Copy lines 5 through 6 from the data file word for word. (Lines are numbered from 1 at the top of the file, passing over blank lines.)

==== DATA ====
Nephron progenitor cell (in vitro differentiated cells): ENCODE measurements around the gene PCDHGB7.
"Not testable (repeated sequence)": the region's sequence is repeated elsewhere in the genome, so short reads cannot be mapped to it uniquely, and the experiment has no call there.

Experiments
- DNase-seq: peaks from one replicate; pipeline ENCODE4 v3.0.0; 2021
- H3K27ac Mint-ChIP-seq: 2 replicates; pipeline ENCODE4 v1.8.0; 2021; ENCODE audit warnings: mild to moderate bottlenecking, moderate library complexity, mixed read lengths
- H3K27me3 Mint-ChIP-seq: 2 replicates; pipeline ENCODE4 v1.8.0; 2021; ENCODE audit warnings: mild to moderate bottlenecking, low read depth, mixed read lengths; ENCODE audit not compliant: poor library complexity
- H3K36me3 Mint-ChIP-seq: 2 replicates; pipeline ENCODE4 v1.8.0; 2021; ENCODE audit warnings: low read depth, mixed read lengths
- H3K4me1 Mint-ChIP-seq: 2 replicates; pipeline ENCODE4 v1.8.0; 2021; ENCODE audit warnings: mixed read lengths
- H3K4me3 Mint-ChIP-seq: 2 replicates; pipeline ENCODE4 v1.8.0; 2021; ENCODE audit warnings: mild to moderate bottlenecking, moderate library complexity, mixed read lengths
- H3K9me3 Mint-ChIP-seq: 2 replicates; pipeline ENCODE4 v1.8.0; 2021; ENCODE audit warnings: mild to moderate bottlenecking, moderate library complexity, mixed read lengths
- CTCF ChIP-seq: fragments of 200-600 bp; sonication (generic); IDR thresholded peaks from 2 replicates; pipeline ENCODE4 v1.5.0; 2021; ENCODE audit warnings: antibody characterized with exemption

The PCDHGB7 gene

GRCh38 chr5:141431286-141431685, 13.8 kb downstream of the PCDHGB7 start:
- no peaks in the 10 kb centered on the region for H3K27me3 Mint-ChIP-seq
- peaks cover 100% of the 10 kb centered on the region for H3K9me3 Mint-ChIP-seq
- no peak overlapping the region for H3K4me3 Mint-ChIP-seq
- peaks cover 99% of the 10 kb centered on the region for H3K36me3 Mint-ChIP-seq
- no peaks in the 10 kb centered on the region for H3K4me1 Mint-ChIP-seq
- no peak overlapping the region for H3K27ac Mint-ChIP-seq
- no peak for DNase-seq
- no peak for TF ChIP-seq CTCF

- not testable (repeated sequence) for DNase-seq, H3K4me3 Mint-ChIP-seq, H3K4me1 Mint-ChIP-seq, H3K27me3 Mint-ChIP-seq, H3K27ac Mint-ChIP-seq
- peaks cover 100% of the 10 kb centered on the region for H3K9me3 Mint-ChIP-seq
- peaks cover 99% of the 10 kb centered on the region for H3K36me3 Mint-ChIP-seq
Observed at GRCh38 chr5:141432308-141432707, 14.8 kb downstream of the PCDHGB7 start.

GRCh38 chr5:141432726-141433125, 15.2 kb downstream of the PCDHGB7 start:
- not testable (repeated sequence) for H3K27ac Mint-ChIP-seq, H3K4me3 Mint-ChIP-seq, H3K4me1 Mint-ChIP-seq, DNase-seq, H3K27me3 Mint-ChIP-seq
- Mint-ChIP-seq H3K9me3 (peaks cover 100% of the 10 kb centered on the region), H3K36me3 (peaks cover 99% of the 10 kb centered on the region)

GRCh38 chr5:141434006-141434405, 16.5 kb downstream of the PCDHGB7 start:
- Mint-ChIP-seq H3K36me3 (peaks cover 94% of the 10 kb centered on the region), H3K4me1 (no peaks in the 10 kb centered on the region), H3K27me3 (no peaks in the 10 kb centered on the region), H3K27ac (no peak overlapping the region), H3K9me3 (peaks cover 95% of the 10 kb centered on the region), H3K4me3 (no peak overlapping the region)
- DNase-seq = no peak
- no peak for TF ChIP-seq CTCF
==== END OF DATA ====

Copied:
- H3K27ac Mint-ChIP-seq: 2 replicates; pipeline ENCODE4 v1.8.0; 2021; ENCODE audit warnings: mild to moderate bottlenecking, moderate library complexity, mixed read lengths
- H3K27me3 Mint-ChIP-seq: 2 replicates; pipeline ENCODE4 v1.8.0; 2021; ENCODE audit warnings: mild to moderate bottlenecking, low read depth, mixed read lengths; ENCODE audit not compliant: poor library complexity